IMMEDIATELY AFTER he took office as governor of Maryland, Harry Hughes did something that most politicians wouldn't think of trying right off the bat: he raised a generally unpopular subject -- prisons -- and then picked a controversial corrections cheif to make policy changes that were bound to be initially misunderstood in the General Assembly. The idea was move the state away from a simplistic and unsuccessful lock-'em-all-up-in-big-prisons approach to corrections and to comply with court-ordered deadlines for ending overcrowding. Now, after extraordinary success in winning general agreement on some forward-looking policies, the governor's corrections efforts have run into new difficulties -- not political, but logistic.

The trouble? Window frames. Late delivery of special window frams means that a new 400-bed prison under construction in Baltimore won't be built in time. This facility is an important part of a balance between building more big prisons and speeding up parole procedures to release more non-dangerous inmates. It was to open this year, in time to absorb more than 300 beds that are supposed to be eliminated at the Maryland Correctional Institution in Hagerstown by Jan. 1.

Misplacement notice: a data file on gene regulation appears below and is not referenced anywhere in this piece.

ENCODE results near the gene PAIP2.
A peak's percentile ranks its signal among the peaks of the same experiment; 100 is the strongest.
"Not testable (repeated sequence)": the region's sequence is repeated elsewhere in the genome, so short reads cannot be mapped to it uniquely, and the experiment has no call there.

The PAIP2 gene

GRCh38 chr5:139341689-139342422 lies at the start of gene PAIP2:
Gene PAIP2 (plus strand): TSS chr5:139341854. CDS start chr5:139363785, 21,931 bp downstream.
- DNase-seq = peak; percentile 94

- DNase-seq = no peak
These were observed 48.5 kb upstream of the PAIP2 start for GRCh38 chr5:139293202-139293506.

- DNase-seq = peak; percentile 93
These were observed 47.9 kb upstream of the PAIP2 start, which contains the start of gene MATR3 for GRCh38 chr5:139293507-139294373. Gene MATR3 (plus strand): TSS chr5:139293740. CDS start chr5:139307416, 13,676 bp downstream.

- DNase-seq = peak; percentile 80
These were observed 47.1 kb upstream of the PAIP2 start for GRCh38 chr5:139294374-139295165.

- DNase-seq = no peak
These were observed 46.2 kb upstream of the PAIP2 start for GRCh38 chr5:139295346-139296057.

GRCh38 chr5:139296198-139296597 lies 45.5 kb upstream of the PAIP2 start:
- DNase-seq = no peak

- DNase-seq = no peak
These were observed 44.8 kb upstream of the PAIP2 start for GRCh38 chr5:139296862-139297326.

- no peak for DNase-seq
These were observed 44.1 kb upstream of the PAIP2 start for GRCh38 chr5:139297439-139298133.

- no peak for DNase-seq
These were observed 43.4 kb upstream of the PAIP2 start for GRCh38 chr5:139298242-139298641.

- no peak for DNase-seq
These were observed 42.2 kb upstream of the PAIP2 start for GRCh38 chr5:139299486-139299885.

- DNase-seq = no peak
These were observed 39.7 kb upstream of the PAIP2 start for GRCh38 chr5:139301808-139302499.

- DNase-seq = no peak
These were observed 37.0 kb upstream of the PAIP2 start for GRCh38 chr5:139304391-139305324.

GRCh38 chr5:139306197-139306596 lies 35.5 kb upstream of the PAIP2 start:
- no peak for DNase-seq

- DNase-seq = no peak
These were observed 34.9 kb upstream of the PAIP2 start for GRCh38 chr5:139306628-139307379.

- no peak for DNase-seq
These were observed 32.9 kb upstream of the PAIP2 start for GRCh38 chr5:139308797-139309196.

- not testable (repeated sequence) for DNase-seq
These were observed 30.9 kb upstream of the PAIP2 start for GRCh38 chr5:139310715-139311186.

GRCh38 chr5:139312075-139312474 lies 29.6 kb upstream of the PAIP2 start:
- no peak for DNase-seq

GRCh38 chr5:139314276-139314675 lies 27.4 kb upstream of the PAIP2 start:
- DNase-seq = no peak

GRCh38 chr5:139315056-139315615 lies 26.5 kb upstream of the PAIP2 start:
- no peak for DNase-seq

The governor's corrections chief, Gordon C. Kamka, says he hopes to continue the accelerated parole program. This program has been working reasonably well so far; one year after 400 inmates were given early releases, 9 percent have been returned to state prisons after convictions for new crimes (though others eithe have not been tried or have violated parole conditions). But the program was not intended to be -- and should not be -- stretched to cover the latest construction delays. The object has been to release non-dangerous prisoners only if parole standards can be mantained. That takes people to cover the increased work, but it is essential both for society's sake and for the welfare of those inmates involved.

If construction deadlines can't be met, the administration should seek an extension of the Jan. 1 deadline. This will surely bring howls of protest from hardliners' opposite numbers, the all-prisons-are-bad-school. But in any state or local system, until there is agreement on, and construction of, more sophisticated community facilities, a prudent balance of new prisons and careful release procedures is the only sound approach.